3273854385_0d80c9a5e6As we at the Clog like to remind you on a more or less weekly basis, the world is mos def on its way out the door. Maybe it’s our rampant cynicism talking, but there’s something kind of cathartic about reconciling with inevitable catastrophe. Helps us sleep better at night.

It seems, however, that not everyone shares in this perversion. There are people wandering around out there who still think life is logical and fair. All are menaces to society, we’re sure. Oh, wait a tic — they’re right here at UC Berkeley, participating in a two-part experiment which concluded that delusion definitely abounds.

See, statistics show that about half of Americans believe global warming reports are overblown; and around a fifth of us think said reports are totally full of sh*t. There are abundantly disturbing aspects to this trend, not least of which being the inverse ratio between accumulating scientific evidence and popular acceptance thereof. Basically, the more proof we have, the less everyone is willing to buy it, let alone go about making any kind of lifestyle change.

Faced with this irritating rift between fact and public opinion, UC Berkeley social psychologist Robb Willer and doctoral psychology student Matthew Feinberg subjected 97 undergrads to a study designed to unearth the factors behind such stubborn rejection of reality.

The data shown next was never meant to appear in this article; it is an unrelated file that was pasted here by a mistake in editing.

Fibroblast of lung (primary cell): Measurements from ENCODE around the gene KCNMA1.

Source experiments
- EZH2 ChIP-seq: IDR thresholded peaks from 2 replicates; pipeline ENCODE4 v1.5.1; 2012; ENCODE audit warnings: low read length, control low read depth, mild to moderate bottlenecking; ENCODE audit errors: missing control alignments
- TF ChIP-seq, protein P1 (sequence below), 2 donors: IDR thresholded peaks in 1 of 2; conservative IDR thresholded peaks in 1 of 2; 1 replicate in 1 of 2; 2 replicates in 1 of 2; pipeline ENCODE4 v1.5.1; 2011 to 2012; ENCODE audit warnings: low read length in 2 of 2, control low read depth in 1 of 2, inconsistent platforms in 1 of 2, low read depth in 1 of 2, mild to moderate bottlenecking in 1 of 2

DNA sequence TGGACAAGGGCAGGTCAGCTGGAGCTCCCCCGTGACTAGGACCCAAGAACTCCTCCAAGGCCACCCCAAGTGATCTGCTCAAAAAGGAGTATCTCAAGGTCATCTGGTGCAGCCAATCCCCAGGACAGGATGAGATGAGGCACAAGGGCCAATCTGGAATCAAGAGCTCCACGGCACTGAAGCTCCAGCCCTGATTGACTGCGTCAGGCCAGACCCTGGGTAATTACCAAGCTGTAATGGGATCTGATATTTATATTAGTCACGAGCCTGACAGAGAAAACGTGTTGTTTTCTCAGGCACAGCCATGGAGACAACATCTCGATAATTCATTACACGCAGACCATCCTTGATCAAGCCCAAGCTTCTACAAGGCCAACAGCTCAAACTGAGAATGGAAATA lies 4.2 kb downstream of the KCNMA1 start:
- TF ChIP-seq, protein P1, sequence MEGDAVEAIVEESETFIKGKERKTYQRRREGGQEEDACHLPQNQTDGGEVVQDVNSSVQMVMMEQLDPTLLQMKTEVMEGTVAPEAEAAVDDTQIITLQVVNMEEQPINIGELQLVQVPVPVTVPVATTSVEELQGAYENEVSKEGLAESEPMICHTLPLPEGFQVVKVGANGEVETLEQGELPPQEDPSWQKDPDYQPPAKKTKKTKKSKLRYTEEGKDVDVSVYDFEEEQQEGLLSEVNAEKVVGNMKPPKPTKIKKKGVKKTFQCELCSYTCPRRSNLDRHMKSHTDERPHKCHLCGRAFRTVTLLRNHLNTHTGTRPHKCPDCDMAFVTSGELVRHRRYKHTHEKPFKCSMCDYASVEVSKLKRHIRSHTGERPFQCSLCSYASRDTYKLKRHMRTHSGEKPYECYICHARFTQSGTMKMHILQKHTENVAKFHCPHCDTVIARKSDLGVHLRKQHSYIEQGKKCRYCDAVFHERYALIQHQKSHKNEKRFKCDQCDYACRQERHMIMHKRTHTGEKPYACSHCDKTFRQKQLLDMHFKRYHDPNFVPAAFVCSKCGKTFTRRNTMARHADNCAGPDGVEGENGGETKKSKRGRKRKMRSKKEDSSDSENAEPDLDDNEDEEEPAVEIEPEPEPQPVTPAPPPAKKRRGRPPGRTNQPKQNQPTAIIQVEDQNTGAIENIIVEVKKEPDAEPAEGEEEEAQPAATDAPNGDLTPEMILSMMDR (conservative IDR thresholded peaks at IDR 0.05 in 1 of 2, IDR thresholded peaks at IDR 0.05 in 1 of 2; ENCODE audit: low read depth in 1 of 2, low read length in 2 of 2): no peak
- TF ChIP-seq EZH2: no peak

What they discovered was that the problem isn’t the reports in and of themselves, but rather how they are presented. The research gauged participants’ ranking on a “just world scale” (i.e., the extent to which they expect all things to end happily ever after) while simultaneously examining their reactions to global warming data (and subsequent willingness to reduce their carbon footprint) when encountered in one of the two following contexts:

A) Yeah, global warming sucks, but no worries! Turn down that A/C, switch to fluorescent and it’ll be A-OK.
B) Are you kidding? We are all going to die.

The conclusion? People respond better to empowerment than terror. We will admit that this makes sense. But we’re still pretty irked about that “just world scale” and the fact that Berkeley students were scoring anything higher than “life is kind of poop.” Guys, we’re paying to understand what is so very wrong with it all. Your optimism frankly disappoints.

Image Source: tima under Creative Commons
Dire messages about global warming can backfire, new study shows [News Center]

Chad Chillman said:
Nov 16, 2010 at 5:48 pm

Sounds…unchill, bro?

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